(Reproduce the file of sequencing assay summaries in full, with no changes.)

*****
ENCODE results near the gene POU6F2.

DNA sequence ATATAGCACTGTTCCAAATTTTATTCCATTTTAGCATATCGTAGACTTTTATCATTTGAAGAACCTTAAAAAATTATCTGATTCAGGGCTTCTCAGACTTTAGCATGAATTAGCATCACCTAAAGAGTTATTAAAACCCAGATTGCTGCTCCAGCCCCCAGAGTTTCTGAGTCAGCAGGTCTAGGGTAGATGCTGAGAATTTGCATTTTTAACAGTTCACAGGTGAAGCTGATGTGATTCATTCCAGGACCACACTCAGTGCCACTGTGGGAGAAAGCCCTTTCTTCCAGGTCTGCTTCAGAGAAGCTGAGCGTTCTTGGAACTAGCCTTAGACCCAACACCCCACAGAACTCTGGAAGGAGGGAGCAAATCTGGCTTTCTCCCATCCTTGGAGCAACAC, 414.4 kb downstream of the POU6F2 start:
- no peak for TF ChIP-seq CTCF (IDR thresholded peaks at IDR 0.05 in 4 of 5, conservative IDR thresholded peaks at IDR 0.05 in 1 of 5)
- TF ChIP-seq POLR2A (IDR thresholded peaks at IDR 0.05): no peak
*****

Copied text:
ENCODE results near the gene POU6F2.

DNA sequence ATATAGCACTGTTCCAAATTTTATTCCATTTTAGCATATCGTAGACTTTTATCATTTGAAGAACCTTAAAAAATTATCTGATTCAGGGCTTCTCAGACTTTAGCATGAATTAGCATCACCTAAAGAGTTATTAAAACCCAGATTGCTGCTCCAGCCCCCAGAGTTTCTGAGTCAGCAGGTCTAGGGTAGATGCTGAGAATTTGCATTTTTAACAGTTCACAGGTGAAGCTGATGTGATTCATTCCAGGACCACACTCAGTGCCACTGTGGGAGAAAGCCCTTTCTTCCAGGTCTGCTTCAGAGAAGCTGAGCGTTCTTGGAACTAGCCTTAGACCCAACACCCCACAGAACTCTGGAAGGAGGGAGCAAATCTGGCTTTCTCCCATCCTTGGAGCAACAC, 414.4 kb downstream of the POU6F2 start:
- no peak for TF ChIP-seq CTCF (IDR thresholded peaks at IDR 0.05 in 4 of 5, conservative IDR thresholded peaks at IDR 0.05 in 1 of 5)
- TF ChIP-seq POLR2A (IDR thresholded peaks at IDR 0.05): no peak